A noisy time signal. There are 100 files like this, where noise has been added that drowns out much of the signal.


The stacked version signal, which combines 100 noisy waveforms. This signal a much better signal to noise ratio, making the coda decay much clearer.

Exercise: Write a SAC macro using addf to stack a given number of sine functions that have had high amplitude noise added to them (the number of records to stack should be input to the macro as an argument). Your macro should first use a do loop to generate the records using funcgen sine and funcgen random, add them together using addf, and write to disk. Then, use a do loop to read the files and stack them, divide by the number of records (use div <number> to divide the signal in memory by a constant number), and plot the data.

Note: Random number generators do not produce truly random numbers. Instead, they produce a deterministic sequence of numbers that follow the same distribution as a set of random numbers. This means that calling fg random repeatedly will always produce the same sequence of numbers, which is not what we really want here (note however that this gives us a way to reproduce any calculation using random numbers, so this is in many ways a good thing). To produce a different sequence of numbers each time, we need to provide a different “seed” to the random number generator, which will ensure that the deterministic sequence starts at a different place. This can be done in SAC by calling funcgen random 1 <seed>, where <seed> is an integer that should be different each time through the loop.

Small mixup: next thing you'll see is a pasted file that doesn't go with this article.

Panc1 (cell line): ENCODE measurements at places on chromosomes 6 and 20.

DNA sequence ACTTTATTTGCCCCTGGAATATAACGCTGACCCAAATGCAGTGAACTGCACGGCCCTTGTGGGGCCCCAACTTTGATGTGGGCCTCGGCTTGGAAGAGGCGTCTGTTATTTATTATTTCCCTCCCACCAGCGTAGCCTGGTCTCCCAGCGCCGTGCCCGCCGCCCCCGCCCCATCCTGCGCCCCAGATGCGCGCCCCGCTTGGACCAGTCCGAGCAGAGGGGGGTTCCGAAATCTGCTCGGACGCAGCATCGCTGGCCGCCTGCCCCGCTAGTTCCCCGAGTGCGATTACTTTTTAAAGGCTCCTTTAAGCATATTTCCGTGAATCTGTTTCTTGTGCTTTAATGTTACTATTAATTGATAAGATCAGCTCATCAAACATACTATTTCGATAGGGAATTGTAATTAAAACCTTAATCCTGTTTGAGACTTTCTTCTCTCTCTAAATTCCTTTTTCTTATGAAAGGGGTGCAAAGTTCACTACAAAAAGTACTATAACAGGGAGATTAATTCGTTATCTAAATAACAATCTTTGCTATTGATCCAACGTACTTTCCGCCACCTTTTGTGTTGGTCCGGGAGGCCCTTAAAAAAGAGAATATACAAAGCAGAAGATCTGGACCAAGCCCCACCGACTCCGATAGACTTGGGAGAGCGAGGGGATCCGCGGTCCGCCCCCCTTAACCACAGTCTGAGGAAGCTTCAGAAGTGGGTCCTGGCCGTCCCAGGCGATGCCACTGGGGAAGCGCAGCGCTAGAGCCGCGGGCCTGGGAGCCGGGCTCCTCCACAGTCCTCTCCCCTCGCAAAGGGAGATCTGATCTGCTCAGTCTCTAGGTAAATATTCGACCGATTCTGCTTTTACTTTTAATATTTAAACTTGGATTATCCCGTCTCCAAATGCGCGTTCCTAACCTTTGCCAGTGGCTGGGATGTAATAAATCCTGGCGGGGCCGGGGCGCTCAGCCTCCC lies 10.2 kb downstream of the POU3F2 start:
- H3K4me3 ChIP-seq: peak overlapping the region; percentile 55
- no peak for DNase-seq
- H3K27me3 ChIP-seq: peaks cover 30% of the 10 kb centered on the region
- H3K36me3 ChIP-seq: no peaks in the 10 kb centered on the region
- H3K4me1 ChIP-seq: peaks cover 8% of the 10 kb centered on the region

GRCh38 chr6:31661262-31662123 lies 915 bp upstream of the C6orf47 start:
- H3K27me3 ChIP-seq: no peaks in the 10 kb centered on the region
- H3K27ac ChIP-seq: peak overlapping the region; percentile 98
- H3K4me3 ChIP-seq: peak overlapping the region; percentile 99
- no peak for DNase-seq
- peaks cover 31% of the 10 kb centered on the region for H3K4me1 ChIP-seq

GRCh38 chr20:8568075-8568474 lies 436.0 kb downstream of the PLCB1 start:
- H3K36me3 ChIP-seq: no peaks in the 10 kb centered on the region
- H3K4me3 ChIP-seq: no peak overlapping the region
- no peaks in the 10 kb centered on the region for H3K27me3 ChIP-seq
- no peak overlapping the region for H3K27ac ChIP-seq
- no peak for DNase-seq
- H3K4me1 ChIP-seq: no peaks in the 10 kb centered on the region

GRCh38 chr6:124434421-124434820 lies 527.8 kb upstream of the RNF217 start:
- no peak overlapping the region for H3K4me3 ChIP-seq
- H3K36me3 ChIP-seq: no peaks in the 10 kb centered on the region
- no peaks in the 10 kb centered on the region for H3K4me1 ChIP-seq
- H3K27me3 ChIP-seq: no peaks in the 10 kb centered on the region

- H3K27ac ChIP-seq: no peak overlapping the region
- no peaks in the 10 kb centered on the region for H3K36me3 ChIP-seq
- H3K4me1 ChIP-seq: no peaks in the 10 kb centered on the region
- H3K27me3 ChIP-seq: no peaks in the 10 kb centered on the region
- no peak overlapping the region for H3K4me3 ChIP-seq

Signal Stacking Subprocess

You can do more complicated things with stacking using the Stacking Subprocess. This gives you more sophisticated tools for aligning signals with different origin times so that they will produce coherent signals when stacked. We will not cover these time alignment tools in this class, but once you know the basics of how to stack signals using the subprocess it is not difficult to figure them out. To start a signal stacking subprocess, enter sss into SAC. Once you enter a subprocess, you will not have access to the full extent of SAC commands, so see the manual to know what commands are allowed.